Their motorcycles were leaning at the front door; close enough to need notice but far enough away not to be a real nuisance. The two of them, in uniform with utility belts and holstered guns gave the intended impression of being comfortably sprawled in two wooden chairs but it was a lie, they were nervous. They watched, using peripheral vision, as I avoided the fly blower at the door and walked away from them and toward the ordering counter.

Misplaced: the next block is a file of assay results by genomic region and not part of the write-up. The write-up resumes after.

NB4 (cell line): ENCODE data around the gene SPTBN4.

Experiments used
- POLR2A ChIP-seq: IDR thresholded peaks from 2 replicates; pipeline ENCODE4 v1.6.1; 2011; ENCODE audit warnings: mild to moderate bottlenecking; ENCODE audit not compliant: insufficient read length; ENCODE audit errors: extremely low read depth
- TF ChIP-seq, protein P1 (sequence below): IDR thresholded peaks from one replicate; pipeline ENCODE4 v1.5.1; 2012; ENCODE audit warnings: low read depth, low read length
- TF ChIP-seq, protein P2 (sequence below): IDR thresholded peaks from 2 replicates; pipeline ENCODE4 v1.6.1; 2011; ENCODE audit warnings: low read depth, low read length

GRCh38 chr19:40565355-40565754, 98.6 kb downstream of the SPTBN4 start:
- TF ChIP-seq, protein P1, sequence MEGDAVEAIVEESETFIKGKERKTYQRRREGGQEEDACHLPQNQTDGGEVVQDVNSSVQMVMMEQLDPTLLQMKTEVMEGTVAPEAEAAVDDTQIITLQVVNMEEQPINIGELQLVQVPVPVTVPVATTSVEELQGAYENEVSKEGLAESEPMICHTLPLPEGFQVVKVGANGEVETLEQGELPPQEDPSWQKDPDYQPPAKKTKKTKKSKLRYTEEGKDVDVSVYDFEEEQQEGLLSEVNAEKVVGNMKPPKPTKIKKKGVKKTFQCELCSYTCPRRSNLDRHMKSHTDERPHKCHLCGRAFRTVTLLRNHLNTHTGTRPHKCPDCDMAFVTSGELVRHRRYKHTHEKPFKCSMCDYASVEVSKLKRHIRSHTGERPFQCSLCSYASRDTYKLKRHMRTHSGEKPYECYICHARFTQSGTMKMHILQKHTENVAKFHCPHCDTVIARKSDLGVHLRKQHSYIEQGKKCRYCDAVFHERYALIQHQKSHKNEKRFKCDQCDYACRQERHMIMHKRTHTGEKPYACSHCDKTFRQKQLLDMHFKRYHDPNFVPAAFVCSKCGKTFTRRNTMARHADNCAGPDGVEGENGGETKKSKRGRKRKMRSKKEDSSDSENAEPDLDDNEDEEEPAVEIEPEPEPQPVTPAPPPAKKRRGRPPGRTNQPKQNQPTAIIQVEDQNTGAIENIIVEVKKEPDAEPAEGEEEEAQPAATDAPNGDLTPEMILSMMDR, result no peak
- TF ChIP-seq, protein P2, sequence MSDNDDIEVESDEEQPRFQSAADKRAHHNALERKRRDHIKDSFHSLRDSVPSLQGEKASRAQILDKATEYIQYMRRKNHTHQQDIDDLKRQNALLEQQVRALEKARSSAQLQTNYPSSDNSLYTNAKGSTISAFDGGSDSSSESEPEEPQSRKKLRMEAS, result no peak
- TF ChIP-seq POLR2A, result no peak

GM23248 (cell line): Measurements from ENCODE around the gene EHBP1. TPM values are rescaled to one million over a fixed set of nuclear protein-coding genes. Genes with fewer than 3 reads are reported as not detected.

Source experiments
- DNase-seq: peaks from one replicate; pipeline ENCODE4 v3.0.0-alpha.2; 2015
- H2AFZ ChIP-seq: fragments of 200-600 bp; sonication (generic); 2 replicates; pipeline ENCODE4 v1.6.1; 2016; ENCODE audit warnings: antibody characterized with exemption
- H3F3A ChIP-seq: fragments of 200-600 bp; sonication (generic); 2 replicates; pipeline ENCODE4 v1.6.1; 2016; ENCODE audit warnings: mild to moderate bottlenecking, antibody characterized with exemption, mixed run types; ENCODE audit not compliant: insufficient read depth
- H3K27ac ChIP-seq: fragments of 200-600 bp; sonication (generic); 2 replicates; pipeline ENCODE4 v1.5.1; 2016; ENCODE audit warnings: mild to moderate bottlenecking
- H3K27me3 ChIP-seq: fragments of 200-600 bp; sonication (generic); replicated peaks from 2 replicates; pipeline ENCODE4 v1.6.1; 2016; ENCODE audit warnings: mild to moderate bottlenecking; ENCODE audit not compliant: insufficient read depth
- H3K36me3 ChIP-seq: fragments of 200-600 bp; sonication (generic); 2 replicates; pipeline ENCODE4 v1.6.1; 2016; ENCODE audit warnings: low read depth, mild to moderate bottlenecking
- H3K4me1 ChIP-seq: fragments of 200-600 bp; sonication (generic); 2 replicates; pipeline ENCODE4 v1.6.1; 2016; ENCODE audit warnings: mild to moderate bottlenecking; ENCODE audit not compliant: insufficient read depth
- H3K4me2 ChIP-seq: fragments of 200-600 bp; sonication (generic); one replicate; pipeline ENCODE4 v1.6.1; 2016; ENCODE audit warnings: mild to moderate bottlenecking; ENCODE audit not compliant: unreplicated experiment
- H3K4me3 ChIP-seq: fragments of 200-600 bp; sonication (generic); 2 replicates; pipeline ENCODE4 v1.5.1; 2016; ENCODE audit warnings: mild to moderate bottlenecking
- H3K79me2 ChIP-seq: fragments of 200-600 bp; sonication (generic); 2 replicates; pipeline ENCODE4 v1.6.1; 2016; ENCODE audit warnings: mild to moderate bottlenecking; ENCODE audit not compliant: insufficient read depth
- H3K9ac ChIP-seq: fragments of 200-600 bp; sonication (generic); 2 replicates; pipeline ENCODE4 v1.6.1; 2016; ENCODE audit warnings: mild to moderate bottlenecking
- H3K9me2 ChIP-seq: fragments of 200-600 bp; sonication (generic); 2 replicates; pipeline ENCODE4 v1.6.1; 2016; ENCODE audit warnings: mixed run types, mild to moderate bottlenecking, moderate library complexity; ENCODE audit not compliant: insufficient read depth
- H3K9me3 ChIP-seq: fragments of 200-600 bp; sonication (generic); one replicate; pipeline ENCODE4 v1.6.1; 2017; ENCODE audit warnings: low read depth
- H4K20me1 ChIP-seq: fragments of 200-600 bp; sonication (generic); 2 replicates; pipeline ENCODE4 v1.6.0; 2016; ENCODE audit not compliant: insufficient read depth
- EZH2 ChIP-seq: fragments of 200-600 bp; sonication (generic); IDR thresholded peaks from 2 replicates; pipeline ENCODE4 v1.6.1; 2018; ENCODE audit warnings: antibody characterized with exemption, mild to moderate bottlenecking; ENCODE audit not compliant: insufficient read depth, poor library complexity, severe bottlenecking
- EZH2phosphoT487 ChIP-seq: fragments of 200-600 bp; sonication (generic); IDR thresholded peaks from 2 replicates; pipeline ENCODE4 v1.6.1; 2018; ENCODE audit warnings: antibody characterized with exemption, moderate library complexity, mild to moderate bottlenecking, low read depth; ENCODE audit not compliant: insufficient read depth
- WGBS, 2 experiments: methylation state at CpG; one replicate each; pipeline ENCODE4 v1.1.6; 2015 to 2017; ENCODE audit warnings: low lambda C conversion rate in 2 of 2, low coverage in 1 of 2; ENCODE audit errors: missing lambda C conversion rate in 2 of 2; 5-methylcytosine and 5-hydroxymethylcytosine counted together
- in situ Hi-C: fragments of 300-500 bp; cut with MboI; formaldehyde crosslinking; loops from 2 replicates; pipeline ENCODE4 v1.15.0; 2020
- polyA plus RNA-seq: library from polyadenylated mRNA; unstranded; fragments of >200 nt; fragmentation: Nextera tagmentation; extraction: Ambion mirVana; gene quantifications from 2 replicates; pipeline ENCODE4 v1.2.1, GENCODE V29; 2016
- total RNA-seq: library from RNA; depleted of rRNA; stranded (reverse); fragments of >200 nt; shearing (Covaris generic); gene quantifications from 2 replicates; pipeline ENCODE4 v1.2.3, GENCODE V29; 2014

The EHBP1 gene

“Tall Americano.” I stated flatly. My speech was unnecessary the girl behind the counter had already written David on my paper cup. I gave her three dollars and put the change in the tip cup. I took my preferred seat in the corner and scanned the room, looking through the uniforms as if their chairs were empty. I settled my stare a foot to the right of the tallest officer and focused on a parking lot light standard two hundred feet through the spring drizzle, a drizzle that had the parking lot shining black and reflecting every light. The tall officer looked at me, thinking he was returning my stare, but when he realized I wasn’t looking at him he turned away too quickly, embarrassed. I allowed a hint of a smile, like the light standard had done something to please me. I listened to their conversation as they tried to make small talk, pretending they were not bothered by my presence. One kept referring to working out and having been in the Marines the other didn’t take the hint and told a story about his mother and what a truly caring woman she was. I grew tired of their conversion and concentrated more on what I was writing and on sipping my Americano. I’ll check my FaceBook page even though none of my “friends” are awake yet. I’ll finish what’s in my cup and leave the men in blue to their break.